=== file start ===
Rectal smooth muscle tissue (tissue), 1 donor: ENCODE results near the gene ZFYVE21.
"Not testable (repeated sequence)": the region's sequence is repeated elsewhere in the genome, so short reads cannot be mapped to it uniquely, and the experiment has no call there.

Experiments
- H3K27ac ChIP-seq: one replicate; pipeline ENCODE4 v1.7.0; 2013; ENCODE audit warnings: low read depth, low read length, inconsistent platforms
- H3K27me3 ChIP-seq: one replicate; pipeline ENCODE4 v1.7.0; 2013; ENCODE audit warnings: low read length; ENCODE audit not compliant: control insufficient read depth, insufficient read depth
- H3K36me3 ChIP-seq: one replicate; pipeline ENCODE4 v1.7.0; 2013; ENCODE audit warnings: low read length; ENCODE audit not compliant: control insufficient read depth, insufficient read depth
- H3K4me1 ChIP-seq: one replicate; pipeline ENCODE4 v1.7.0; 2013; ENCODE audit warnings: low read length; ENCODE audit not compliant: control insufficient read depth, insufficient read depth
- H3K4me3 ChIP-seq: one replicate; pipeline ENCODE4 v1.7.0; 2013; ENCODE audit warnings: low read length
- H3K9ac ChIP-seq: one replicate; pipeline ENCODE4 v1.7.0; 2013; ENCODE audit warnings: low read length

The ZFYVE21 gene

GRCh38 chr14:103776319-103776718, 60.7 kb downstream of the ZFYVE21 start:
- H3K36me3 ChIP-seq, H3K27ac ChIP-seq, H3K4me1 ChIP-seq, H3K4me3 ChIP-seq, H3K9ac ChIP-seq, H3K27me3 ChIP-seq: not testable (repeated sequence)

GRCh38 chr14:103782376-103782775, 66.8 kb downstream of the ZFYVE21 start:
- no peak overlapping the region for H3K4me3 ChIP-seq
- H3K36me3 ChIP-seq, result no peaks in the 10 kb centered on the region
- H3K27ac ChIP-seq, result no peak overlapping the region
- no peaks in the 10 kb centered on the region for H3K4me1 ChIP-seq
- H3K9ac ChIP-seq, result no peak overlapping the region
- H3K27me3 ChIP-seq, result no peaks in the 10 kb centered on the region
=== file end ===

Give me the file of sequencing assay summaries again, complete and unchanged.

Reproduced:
Rectal smooth muscle tissue (tissue), 1 donor: ENCODE results near the gene ZFYVE21.
"Not testable (repeated sequence)": the region's sequence is repeated elsewhere in the genome, so short reads cannot be mapped to it uniquely, and the experiment has no call there.

Experiments
- H3K27ac ChIP-seq: one replicate; pipeline ENCODE4 v1.7.0; 2013; ENCODE audit warnings: low read depth, low read length, inconsistent platforms
- H3K27me3 ChIP-seq: one replicate; pipeline ENCODE4 v1.7.0; 2013; ENCODE audit warnings: low read length; ENCODE audit not compliant: control insufficient read depth, insufficient read depth
- H3K36me3 ChIP-seq: one replicate; pipeline ENCODE4 v1.7.0; 2013; ENCODE audit warnings: low read length; ENCODE audit not compliant: control insufficient read depth, insufficient read depth
- H3K4me1 ChIP-seq: one replicate; pipeline ENCODE4 v1.7.0; 2013; ENCODE audit warnings: low read length; ENCODE audit not compliant: control insufficient read depth, insufficient read depth
- H3K4me3 ChIP-seq: one replicate; pipeline ENCODE4 v1.7.0; 2013; ENCODE audit warnings: low read length
- H3K9ac ChIP-seq: one replicate; pipeline ENCODE4 v1.7.0; 2013; ENCODE audit warnings: low read length

The ZFYVE21 gene

GRCh38 chr14:103776319-103776718, 60.7 kb downstream of the ZFYVE21 start:
- H3K36me3 ChIP-seq, H3K27ac ChIP-seq, H3K4me1 ChIP-seq, H3K4me3 ChIP-seq, H3K9ac ChIP-seq, H3K27me3 ChIP-seq: not testable (repeated sequence)

GRCh38 chr14:103782376-103782775, 66.8 kb downstream of the ZFYVE21 start:
- no peak overlapping the region for H3K4me3 ChIP-seq
- H3K36me3 ChIP-seq, result no peaks in the 10 kb centered on the region
- H3K27ac ChIP-seq, result no peak overlapping the region
- no peaks in the 10 kb centered on the region for H3K4me1 ChIP-seq
- H3K9ac ChIP-seq, result no peak overlapping the region
- H3K27me3 ChIP-seq, result no peaks in the 10 kb centered on the region